Confession: I am actually pretty terrible at photoshop and try to avoid it like the plague.
As I was going through my creative process and re-branding earlier this year, I made the creative decision that I like the organic way my sketches look. Having a perfect clean vector look, while amazing, doesn't really work with the vibe and style that I am currently cultivating. The good news about me making that decision is that it is a lot faster to vectorize my work. Yay me!
Once I vectorize each sketch I stack them up on top of one another in the colors I am thinking of printing each of the separations in. I look to see how everything lines up and I ask myself:
At this point I will make any last minute adjustments to the artwork before I determine that they are ready to make into letterpress plates.
Setting up letterpress plate files could seriously not be any easier. I pull the artwork apart again so that each color is on it’s own separate grouping. I then make sure that all of the artwork is converted to 100% black.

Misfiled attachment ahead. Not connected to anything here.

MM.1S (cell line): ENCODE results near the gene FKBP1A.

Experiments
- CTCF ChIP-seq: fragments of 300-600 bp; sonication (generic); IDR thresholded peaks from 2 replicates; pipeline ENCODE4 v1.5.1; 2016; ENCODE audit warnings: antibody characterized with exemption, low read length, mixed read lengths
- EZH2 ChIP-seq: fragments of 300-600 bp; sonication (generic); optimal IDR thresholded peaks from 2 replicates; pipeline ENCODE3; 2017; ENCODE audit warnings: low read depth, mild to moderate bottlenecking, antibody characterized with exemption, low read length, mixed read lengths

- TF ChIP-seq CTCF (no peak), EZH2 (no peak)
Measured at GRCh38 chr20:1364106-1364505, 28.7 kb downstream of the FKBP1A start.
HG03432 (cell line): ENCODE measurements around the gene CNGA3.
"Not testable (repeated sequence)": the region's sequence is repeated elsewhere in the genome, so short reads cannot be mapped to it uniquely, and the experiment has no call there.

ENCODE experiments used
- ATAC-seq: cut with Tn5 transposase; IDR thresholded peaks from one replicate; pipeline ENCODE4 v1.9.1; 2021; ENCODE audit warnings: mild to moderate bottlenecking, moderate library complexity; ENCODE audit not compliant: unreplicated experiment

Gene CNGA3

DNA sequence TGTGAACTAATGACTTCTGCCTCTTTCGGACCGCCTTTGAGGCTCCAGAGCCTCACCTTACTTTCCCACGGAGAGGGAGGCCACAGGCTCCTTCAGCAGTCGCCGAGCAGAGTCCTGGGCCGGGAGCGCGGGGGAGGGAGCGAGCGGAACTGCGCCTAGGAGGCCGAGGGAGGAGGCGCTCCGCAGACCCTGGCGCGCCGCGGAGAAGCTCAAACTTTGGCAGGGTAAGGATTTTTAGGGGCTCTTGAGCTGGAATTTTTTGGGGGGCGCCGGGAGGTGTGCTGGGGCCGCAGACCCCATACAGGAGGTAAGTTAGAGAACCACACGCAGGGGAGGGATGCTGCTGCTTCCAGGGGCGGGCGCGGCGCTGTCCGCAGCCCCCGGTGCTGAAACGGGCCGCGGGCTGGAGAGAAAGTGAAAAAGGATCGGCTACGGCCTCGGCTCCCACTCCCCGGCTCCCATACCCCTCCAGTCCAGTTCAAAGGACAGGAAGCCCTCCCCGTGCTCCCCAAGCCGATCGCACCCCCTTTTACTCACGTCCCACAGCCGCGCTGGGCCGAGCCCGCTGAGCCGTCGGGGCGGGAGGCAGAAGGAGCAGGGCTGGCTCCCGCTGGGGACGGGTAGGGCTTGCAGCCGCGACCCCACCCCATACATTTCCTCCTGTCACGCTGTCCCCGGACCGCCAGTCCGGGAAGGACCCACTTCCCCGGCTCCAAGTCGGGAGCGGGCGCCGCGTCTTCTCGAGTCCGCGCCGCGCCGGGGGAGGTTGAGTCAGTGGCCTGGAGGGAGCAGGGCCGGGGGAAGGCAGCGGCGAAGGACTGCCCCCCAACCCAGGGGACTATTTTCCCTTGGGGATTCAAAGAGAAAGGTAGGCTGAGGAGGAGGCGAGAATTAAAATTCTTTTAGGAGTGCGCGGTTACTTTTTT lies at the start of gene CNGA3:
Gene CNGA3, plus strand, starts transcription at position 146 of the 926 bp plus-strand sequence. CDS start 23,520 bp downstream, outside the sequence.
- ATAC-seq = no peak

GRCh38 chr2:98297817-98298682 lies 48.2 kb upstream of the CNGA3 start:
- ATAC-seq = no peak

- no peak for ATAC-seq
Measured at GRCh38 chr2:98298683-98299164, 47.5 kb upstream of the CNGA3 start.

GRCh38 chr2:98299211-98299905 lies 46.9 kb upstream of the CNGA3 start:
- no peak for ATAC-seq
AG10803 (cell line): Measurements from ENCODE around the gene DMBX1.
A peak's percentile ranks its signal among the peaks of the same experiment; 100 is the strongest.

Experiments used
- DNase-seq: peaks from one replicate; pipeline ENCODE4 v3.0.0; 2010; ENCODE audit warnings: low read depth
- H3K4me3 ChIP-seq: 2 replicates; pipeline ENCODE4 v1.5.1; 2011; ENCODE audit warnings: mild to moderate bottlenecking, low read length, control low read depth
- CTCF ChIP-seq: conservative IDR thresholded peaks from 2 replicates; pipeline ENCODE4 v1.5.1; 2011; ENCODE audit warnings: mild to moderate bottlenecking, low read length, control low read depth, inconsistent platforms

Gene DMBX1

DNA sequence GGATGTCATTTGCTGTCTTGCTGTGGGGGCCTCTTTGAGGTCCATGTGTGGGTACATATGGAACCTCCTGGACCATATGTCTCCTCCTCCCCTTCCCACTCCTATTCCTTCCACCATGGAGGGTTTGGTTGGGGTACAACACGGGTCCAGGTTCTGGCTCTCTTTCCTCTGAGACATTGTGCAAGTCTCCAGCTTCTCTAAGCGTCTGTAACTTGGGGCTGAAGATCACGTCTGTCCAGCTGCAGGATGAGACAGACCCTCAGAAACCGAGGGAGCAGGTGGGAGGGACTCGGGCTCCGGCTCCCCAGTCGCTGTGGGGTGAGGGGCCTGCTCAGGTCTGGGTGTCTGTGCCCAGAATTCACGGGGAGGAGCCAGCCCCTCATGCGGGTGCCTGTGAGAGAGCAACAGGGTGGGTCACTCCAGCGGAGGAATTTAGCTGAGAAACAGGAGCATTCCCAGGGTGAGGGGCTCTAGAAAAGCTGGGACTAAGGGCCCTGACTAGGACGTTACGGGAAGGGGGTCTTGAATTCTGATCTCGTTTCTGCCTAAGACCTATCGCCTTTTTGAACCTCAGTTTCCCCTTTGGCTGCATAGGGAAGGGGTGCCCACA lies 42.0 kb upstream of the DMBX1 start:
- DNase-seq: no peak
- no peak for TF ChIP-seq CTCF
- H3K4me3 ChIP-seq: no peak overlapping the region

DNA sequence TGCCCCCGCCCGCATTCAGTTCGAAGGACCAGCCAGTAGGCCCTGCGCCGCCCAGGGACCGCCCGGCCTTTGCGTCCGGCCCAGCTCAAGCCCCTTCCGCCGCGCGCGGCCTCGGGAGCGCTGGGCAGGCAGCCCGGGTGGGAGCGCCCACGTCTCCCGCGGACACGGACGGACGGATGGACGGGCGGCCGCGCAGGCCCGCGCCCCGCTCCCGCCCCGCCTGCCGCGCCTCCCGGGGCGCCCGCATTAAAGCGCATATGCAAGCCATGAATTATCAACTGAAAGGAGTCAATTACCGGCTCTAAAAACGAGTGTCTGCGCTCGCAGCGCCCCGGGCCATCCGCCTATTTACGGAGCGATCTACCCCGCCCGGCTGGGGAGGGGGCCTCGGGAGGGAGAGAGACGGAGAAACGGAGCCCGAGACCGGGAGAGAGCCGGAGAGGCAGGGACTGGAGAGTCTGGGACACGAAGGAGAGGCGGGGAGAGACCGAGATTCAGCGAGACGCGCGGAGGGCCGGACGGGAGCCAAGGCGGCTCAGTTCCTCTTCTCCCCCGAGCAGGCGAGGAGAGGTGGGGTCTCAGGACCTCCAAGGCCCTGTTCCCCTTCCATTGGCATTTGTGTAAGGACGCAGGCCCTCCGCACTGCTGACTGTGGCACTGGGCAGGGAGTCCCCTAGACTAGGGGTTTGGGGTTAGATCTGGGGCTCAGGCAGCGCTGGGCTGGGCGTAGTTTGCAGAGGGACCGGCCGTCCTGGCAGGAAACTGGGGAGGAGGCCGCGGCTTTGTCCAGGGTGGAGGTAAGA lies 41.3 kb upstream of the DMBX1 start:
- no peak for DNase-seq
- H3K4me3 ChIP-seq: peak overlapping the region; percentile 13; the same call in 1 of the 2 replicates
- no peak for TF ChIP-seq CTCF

I put those pieces into a separate file large file around 11 x 14 inches with all of my final plate artwork laid out together like a puzzle leaving about ¼ inch between each artwork plate.
The reason I do it this way is because once the plates are made it will be easy for me to cut them all apart with scissors and I can maximize the amount of artwork that I am getting in each plate order. Letterpress plates are priced by the square inch, so it’s just common sense to try to cram as much as you can as possible into every order. I use the size of 11x14 because they fit nicely in the USPS Flat mailing envelope so I can save on shipping costs.
I use Concord Engraving for all of my photopolymer plates and I absolutely love working with them. Check them out if you are in the market for letterpress plate makers.
Next week I am going to dive deep into my printing process. This will probably be the nerdiest post I will write (even more than this one!!!) so if you are into learning a bit about how to use an antique letterpress machine then that post is going to be really interesting for you.
This week I am sending random packages of things found in my move to friends and family. Find something in your house that reminds you of your bestie and mail it to them, I bet it will bring a smile to their face!